Laird-Wah then turned to the gatekeeper itself; he wanted to get the ROM off the CD block so he can look for another backdoor. Unfortunately, he hit another wall when he found that the Saturn CD block's CPU used implanted ROM which sat deep within the silicon of the chip and is invisible. This technique of loading a ROM was very unusual and finding a way of extracting it would have been a costly affair.
"I started coming up with various scenarios like reading the datasheet and going 'How can I gain control of execution so I can read out the ROM. Maybe If I send it this interrupt 50 times, maybe I'll get a stack overflow," Laird-Wah said.
Eventually, he found that a configuration pin in the CD block, also known as a strap, allows the console to boot ROM from the internal chip or through an external source, but it can't do both simultaneously. If the console was booting an external ROM, the internal ROM would be hidden. Laird-Wah saw this as an area that he could attack.
He used one of his other side projects, a USB cartridge that plugs into the Nintendo GameBoy to let you load and back up ROMs along with save data called Professor Abrasive's Drag 'n' Derp. This provided the source of an external ROM, which was then copied onto the internal RAM of the CD block CPU then reaches out to one of the I/O pins on the chip and toggles it from 1 to 0. Laird-Wah then connected that pins back to the strap that controls the internal and external ROM read.
"To my delight, what it actually did was it flipped over that base memory space from pointing to external ROM to pointing to the secret internal ROM while I was still executing from in-RAM," he said. "At this point, all I had to do was find a way to [extract the internal ROM]."
The 64 kilobytes of ROM was stored on the RAM that Professor Abrasive's Drag 'n' Derp used for saved games and was transferred to a computer through USB. Laird-Wah now had access to the copy protection code. But it was completely incomprehensible; yet another hurdle.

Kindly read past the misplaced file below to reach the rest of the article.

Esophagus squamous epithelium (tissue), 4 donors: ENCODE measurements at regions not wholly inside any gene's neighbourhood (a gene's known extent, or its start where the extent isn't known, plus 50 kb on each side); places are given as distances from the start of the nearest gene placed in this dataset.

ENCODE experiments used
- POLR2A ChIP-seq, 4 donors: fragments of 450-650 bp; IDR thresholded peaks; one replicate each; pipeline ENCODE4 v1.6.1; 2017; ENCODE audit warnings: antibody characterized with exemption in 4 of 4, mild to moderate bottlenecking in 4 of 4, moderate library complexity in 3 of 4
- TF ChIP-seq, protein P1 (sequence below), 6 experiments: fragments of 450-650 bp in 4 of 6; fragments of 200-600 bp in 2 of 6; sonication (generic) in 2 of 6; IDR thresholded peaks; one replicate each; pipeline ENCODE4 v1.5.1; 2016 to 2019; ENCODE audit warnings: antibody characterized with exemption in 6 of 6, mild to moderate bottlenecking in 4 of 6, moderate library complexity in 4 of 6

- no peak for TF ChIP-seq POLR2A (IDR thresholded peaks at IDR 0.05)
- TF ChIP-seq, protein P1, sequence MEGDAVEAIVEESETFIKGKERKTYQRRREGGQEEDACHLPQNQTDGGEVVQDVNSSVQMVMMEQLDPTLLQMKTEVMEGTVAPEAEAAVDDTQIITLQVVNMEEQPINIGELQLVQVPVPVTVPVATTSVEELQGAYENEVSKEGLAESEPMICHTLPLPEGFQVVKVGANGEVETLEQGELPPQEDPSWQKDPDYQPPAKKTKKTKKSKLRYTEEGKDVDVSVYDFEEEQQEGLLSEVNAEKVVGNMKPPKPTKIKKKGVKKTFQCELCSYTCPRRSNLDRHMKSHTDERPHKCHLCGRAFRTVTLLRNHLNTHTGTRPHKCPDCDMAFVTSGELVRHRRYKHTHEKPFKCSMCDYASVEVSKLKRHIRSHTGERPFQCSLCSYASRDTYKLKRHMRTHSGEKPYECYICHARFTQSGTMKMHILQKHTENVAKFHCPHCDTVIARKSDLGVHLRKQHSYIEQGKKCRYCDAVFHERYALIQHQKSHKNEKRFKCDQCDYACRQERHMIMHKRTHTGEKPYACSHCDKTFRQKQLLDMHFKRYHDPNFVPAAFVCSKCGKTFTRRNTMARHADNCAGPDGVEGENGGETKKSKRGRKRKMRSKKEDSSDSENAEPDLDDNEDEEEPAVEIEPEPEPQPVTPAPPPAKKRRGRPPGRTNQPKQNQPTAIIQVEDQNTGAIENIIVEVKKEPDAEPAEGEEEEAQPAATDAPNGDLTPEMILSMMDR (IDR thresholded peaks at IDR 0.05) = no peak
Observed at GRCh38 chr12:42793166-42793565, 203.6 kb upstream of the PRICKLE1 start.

Lucky for him, the team that worked on Yabause, a Sega Saturn emulator software, had documented their work and detailed 200 commands you can send to the CD block.
"Once I found the dispatch table for these commands, I had a map into every sub system of that processor. I was able to find myself quite quickly to where it managed the copy protection and how that worked," Laird-Wah said.
What he found was that there was a string of code that was labelled the Hitachi Public Key Cipher. Laird-Wah found it curious that a gaming console made in the 90s would have a public key cipher and decided to dig deeper. Turned out he was right, it wasn't a public key cipher, but it did decrypt a bunch of random code on a Sega Saturn VCD card.
"If you decrypt it, what the system then does is it executes it. So it loads code from an external card and if it decrypts it and validates; then it will run the code," Laird-Wah. "So I go, 'There's a back door!'"
Laird-Wah then went on to reverse engineer the cipher to use it to encrypt code that can be decrypted from an attachment that goes into the VCD port. He has since developed a prototype card with a USB port that plugs into the VCD slot of the Saturn. That means you can run Sega Saturn ROMs saved onto USB thumb sticks or hard drives directly on the retro console.
How This Will Help Owners Of Dying Sega Saturns
During his multi-year journey to uncover the mysteries of the Sega Saturn, much to his horror, he discovered that the laser readers on the consoles are gradually dying. He noted that the Saturn he had ran tests on would often fail to load even genuine discs.
He sees his prototype card as a convenient way to overcome that by allowing players to run games through USB storage devices instead of through the CD drive.
"I built that, it's a card, and I will hopefully make it available early next year. It works quite well," Laird-Wah said. "I still haven't actually done any chip music through it though."
This story originally appeared on Lifehacker